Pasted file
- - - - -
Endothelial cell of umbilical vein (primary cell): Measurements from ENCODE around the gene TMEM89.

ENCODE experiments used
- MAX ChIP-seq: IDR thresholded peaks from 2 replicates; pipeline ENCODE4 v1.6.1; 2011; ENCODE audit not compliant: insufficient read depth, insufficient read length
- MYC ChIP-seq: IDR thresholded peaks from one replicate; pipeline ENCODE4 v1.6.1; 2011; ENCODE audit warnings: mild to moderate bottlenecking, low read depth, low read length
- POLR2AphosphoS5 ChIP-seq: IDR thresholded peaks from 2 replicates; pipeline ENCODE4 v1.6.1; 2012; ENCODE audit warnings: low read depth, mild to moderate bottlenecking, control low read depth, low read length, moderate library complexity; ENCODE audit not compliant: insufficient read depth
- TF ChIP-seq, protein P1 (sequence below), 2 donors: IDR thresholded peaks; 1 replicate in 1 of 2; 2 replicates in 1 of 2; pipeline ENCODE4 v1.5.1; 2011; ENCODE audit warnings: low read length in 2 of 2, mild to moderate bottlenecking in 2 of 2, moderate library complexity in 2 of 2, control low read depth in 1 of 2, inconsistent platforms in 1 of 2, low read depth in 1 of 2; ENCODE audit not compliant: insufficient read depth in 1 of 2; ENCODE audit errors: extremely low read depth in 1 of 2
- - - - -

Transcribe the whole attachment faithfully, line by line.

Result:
Endothelial cell of umbilical vein (primary cell): Measurements from ENCODE around the gene TMEM89.

ENCODE experiments used
- MAX ChIP-seq: IDR thresholded peaks from 2 replicates; pipeline ENCODE4 v1.6.1; 2011; ENCODE audit not compliant: insufficient read depth, insufficient read length
- MYC ChIP-seq: IDR thresholded peaks from one replicate; pipeline ENCODE4 v1.6.1; 2011; ENCODE audit warnings: mild to moderate bottlenecking, low read depth, low read length
- POLR2AphosphoS5 ChIP-seq: IDR thresholded peaks from 2 replicates; pipeline ENCODE4 v1.6.1; 2012; ENCODE audit warnings: low read depth, mild to moderate bottlenecking, control low read depth, low read length, moderate library complexity; ENCODE audit not compliant: insufficient read depth
- TF ChIP-seq, protein P1 (sequence below), 2 donors: IDR thresholded peaks; 1 replicate in 1 of 2; 2 replicates in 1 of 2; pipeline ENCODE4 v1.5.1; 2011; ENCODE audit warnings: low read length in 2 of 2, mild to moderate bottlenecking in 2 of 2, moderate library complexity in 2 of 2, control low read depth in 1 of 2, inconsistent platforms in 1 of 2, low read depth in 1 of 2; ENCODE audit not compliant: insufficient read depth in 1 of 2; ENCODE audit errors: extremely low read depth in 1 of 2